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How companies have dealt with the effects of the National Living Wage

Introduced in April 2016, the National Living Wage (NLW) was introduced to make sure that work pays for those in the lowest paid jobs in society. It also reduces the reliance on the state topping up wages through the benefits system. This is something the Conservative Government want to achieve moving the country from low wages and high benefits to higher wages and a lower welfare society.

The NLW only applies to workers aged 25 and over and has seen an increase of 50p on the minimum wage this age bracket can be paid. However, for those aged 16-24, the National Minimum Wage still applies at its current rate.

When the policy was announced earlier this year, there was a lot of talk of job cuts and a potential impact on business finances, perhaps pushing some out of business altogether. These stories of fear about the changes have turned out not to be true after recent results have been published.

These figures come from a survey of 500 businesses that show the majority have not cut any jobs instead taking the financial hit themselves or raising prices of products and services. These findings have come as a surprise to many people, especially those in the business and financial sectors, who were expecting a much bigger hit which would have raised unemployment overall.

Instead, earlier this month, it was announced that unemployment had fallen which is great news for the economy and the Government. That news alongside the findings of this survey, indicate that the increase in wages hasn’t been as bad for employers and businesses as first thought.

As staff from the businesses surveyed have not lost their jobs, business owners were asked how they have dealt with the wage increase and the findings are quite surprising. 36% of the businesses surveyed have increased their prices to accommodate the wage rise whereas 29% have simply taken lower profits.

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These are the two most common approaches businesses have taken, both of which could hurt them overall due to loss of sales or loss of profit. What sort of impact that will have on the business long term is yet to be seen, but short term things must still be working well for the businesses.

Other approaches taken by businesses include asking workers to do more (16%), investing more in training (15%), using less labour (14%) and investing in more technology (12%). Using less labour and asking workers to do more seem very much along the same lines of increasing worker productivity for their increased wage.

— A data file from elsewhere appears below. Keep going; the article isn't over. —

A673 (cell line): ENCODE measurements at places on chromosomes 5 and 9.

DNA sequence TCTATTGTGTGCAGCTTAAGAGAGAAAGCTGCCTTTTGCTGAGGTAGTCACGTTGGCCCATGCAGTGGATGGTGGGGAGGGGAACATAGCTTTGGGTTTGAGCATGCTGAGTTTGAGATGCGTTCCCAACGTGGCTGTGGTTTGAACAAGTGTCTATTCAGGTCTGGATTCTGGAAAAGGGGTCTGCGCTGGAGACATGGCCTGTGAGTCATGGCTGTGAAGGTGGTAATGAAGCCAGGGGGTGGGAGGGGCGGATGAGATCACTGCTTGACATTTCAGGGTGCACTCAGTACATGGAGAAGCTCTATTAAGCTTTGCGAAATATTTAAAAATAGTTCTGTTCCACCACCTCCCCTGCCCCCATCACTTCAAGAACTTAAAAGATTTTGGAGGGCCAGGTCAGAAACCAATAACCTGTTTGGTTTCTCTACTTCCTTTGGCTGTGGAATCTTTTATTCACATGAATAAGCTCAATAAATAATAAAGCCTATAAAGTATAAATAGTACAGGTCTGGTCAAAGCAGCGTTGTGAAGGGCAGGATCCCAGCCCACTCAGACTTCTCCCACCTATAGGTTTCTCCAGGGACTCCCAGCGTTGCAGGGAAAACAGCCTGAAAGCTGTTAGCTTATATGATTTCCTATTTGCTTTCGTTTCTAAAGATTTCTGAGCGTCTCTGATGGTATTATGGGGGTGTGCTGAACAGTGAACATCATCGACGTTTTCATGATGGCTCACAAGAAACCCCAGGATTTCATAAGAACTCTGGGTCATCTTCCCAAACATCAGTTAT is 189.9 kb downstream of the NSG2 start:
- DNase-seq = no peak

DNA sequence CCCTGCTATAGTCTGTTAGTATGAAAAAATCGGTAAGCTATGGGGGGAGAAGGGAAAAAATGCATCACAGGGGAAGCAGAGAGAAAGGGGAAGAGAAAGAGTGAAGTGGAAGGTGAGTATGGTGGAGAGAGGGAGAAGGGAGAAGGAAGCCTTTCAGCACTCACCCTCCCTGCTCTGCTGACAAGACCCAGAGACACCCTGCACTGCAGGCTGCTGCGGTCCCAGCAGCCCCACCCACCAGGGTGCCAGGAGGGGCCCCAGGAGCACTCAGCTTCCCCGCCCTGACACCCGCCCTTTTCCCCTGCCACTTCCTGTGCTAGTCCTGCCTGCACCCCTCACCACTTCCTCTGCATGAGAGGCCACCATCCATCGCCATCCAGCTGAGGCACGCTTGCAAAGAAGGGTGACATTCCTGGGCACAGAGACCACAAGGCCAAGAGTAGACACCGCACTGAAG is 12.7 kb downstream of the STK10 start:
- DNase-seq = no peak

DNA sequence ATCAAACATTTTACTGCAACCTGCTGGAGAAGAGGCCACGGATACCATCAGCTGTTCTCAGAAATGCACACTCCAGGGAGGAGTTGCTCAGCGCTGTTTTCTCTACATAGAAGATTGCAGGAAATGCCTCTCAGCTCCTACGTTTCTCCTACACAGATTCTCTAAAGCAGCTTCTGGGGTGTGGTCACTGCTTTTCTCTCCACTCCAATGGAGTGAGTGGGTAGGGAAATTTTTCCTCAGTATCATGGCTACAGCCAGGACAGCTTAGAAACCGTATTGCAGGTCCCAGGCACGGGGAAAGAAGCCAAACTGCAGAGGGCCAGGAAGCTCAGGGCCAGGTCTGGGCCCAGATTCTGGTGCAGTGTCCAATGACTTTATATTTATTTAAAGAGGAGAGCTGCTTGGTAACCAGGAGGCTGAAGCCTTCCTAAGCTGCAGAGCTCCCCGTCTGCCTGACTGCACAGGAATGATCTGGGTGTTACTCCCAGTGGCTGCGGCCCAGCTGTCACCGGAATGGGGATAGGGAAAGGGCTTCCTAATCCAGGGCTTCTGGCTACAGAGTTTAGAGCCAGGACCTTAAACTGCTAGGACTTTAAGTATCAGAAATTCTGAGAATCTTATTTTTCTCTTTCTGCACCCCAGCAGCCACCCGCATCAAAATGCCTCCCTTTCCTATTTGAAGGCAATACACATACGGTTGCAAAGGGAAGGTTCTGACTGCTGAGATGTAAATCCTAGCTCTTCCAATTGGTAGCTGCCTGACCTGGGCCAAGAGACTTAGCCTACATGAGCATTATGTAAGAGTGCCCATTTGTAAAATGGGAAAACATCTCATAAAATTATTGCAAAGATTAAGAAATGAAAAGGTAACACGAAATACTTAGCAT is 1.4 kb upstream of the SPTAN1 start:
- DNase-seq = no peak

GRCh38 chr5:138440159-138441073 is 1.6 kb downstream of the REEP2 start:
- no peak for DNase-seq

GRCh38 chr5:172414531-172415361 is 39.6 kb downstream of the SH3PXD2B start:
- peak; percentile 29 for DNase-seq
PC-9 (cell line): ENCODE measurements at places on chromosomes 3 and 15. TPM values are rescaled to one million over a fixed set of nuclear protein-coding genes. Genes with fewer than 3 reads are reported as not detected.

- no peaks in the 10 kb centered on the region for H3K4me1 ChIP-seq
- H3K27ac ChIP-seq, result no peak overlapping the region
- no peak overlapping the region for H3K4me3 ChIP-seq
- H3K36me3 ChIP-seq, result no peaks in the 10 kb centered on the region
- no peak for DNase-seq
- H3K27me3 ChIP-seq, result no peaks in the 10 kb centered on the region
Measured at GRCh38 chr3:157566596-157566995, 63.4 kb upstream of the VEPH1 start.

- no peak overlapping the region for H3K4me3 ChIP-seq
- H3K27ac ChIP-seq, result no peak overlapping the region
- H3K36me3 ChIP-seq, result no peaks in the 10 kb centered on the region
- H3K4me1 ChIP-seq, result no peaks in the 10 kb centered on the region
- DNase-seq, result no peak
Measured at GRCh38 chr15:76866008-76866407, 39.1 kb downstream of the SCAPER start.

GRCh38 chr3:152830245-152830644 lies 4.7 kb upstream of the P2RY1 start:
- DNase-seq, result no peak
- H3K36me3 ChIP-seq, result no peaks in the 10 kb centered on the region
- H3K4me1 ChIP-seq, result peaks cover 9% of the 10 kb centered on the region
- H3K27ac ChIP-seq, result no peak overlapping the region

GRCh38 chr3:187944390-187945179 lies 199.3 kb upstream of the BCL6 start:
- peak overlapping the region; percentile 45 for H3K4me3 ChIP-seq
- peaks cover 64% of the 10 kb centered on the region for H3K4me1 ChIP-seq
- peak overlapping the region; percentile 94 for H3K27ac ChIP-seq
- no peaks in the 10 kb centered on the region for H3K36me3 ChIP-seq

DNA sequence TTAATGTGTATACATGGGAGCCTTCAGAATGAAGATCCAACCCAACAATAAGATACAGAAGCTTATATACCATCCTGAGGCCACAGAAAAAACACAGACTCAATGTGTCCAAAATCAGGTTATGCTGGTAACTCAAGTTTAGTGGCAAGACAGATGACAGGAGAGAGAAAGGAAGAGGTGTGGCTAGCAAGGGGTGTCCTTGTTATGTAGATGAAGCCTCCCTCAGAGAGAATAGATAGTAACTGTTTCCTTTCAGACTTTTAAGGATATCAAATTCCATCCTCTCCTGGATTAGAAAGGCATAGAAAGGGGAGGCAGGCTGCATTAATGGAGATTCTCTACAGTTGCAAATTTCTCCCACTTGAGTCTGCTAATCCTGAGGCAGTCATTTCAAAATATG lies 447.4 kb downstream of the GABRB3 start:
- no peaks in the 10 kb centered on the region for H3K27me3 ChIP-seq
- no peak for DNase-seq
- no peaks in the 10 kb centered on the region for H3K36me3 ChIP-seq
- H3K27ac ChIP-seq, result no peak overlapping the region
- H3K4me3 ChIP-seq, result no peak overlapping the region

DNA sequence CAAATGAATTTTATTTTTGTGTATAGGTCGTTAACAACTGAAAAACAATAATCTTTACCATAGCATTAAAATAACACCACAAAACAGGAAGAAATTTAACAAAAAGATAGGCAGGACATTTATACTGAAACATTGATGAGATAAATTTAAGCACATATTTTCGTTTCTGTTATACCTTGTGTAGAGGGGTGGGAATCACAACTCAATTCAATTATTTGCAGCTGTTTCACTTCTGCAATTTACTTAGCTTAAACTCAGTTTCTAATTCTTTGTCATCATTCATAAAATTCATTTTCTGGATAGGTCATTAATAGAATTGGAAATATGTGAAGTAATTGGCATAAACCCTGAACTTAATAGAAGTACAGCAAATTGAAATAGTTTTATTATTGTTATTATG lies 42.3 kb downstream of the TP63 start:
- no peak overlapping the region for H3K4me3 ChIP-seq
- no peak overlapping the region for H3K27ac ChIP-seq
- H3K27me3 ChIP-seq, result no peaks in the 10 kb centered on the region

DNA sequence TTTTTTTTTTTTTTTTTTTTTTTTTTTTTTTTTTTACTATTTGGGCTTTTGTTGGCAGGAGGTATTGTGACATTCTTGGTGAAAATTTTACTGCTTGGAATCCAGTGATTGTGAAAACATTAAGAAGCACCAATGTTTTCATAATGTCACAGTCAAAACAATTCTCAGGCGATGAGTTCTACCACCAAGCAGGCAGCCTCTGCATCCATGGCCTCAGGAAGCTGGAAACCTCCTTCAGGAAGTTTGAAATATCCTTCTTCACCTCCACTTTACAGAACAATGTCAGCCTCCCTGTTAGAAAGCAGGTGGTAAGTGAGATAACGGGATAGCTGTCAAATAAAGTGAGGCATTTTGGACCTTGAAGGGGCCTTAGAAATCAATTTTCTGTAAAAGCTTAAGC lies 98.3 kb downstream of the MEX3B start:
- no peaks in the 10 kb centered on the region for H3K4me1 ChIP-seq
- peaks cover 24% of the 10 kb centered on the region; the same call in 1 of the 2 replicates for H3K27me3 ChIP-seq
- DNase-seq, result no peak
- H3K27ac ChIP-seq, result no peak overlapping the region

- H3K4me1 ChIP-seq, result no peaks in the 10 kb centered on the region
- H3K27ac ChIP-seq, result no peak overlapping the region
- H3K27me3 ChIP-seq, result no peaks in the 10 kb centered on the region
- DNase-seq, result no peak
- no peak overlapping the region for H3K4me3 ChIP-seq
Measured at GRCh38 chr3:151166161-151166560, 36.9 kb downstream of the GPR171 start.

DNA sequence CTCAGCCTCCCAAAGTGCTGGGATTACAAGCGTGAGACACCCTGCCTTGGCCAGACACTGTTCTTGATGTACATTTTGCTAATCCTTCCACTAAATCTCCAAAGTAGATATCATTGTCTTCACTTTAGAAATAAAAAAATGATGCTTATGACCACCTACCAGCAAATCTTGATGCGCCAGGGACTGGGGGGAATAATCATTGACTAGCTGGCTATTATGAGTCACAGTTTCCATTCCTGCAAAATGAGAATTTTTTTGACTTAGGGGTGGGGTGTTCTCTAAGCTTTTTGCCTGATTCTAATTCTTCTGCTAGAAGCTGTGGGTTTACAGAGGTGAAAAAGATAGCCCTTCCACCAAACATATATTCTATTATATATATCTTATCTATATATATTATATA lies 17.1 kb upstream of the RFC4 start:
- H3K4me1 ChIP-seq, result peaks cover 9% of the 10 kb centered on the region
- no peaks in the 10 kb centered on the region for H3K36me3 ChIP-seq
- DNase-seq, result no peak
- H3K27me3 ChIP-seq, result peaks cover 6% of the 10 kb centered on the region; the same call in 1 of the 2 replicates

Investing in technology and training is a good thing for employees to feel more secure and learn more skills in their current roles. Many businesses have not been investing in their staff through training in the last few years so to have this push into staff investment is good progress for the different sectors involved.

On the other hand, 8% of businesses surveyed have scaled back or cancelled altogether their plans to invest in staff and business. This is bad news for those looking to progress further in their career and gain further skills, possibly affecting the business in the future.

Some businesses such as John Lewis, Tesco and B&Q have removed or reduced certain staff privileges, payments and perks. These include lowering bank holiday pay, overtime pay and bonuses, a technique around 8% of businesses have used to compensate extra wage payments.

However, some businesses have simply hired more workers under the age of 25 in order to save themselves money and not have to pay the increased wage. Zero hours contracts have also become more popular over the last couple of months as 5% of employers have turned to them in order to combat the NLW increase.

On the surface, it seems like this survey is producing good news, specifically for employees who have not lost their job as a result of the NLW. However, in a minority of situations this clearly has not benefitted staff.

Only time will tell the overall effects of this wage increase for the over 25’s but it seems likely we will see the results soon enough.

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